I swapped the tube for the bus and it helped to lift my depression

The horror! The horror! Image: Getty.

I’ve been living in London for just over a year, but I’ve got to be honest: I feel like a bit of a fraud.

This is because I don’t worship the underground system that dominates the capital’s transport network. In fact, I think it’s a bit rubbish, really.

Don’t get me wrong – I know how useful the tube is. I’ve always been in awe of the technology that allows us to step into a carriage and zip across the city in next to no time.

But taking certain forms of transport can have a long-term impact on mental health that overshadows the short term convenience. And if there’s one thing that is guaranteed to have no positive effect on those with depression, it’s standing in a dark tunnel on a tube, pressed up against a guy who badly needs to shower, as you cling on for dear life.

The logic is fairly simple: if you spend a chunk of time during each working day stood in cramped, dark conditions, you’re more likely to generally feel down. Spare a thought for the people stuck down there, operating the tubes for hours at a time: in March, City AM reported that Tube drivers were the largest group of staff referred to counselling for stress, anxiety and depression in the 2015-16 period. As Finn Brennan, from the Aslef rail union, said:

“Tube drivers spend eight hours a day working in a small metal box deep underground while coping with the pressure of a demanding job... It’s not surprising that some suffer from stress or depression occasionally.”

“Small metal box” is exactly how I’d started to feel about the underground every time I stepped onto a carriage. After a few months of near-daily tube usage, it became hard to muster the energy to get out of bed in the morning, as the prospect of spending half an hour in a sardine tin on the Central line made me want to slap my alarm off, roll over and throw the duvet over my head.

One afternoon, I finished work to discover that my usual tube station was out of action, and realised I’d need to take a bus instead.

And, taking a seat on the top deck, I was struck by how different I felt. I didn’t feel like I was in a rush. There were no hordes of arrogant people pushing their way past me to get on first. And I could actually sit down, instead of resigning myself to a corner of the carriage that had just about enough room for me to breathe.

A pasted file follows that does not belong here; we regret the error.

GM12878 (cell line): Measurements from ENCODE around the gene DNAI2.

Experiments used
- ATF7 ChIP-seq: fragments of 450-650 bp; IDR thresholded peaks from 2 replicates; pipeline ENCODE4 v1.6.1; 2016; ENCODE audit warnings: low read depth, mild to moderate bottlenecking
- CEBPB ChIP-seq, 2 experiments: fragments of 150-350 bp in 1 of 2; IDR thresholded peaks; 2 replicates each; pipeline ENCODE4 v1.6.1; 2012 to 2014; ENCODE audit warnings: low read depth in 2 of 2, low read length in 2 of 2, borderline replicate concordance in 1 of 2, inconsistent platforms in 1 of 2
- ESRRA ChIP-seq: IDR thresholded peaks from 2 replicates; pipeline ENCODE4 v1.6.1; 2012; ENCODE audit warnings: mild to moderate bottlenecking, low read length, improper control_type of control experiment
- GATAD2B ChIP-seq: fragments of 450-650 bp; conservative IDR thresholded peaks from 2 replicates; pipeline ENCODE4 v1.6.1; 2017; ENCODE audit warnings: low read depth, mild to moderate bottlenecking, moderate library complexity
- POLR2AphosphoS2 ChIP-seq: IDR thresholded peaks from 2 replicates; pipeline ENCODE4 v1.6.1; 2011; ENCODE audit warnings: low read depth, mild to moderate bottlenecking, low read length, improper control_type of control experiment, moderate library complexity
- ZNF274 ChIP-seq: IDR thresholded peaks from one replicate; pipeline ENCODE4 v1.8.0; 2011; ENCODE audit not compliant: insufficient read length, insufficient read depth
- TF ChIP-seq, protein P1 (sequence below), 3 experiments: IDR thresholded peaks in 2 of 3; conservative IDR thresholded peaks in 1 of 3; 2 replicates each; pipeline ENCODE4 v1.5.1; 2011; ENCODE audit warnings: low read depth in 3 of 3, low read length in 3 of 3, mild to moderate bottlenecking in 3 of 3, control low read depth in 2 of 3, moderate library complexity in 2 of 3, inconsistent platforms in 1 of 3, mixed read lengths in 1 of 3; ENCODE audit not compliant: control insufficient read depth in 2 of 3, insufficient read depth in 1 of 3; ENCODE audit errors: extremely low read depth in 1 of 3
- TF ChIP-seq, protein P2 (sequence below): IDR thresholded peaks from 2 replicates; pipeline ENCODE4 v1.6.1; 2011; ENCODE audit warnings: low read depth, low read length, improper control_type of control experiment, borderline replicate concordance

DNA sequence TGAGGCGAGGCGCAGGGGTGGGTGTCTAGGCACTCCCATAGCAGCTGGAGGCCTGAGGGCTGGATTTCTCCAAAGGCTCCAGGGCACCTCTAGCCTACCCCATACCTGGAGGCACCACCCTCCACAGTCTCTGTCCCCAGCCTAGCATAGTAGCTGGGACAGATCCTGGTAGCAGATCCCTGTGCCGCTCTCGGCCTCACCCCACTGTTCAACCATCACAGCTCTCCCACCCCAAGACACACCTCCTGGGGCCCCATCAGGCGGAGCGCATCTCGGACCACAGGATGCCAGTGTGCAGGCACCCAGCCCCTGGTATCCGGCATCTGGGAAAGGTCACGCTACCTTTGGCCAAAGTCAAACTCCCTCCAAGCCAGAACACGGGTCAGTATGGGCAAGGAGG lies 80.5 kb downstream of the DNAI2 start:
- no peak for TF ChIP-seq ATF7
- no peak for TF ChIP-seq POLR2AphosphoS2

After I’d spent some time on the bus watching London speed by, I felt a strange sense of calm. I was reminded of long car journeys as a child, where I’d plug in my Walkman, switch off and stare out of the window at the scenes around me.

An hour later, and my usual feelings of lethargy and listlessness had lifted. Not eradicated, of course: a single bus journey is not a miracle cure. But I definitely didn’t walk into my flat feeling like my only option was to get in bed and refuse to leave until it was time to climb back into a metal box.

Over the last three months, I’ve been shunning the tube wherever I can and taking the bus instead. Now that I’m spending less time rushing to jump onto a metal box, and dedicating more of each day to chill-out time during my commute, my energy levels have risen and the feelings of general sadness don’t crop up as often.

The impact of living in crowded spaces has long been known to have a negative impact on mental health. During an Anxiety UK summit on mental health and transport, Alastair Campbell commented that, “The world of public transport can be an intensely... anxiety-provoking experience.” So many of us feel we have to rush onto crowded carriages each day, often suffering with feelings of melancholy or stress as a result.

Increasing your commute time may not seem like a great prospect, with many Londoners feeling they don’t have time to do anything but dash around – but if you’re generally feeling down and can’t pinpoint why, it’s possible that rushed and cramped travel that’s getting to you.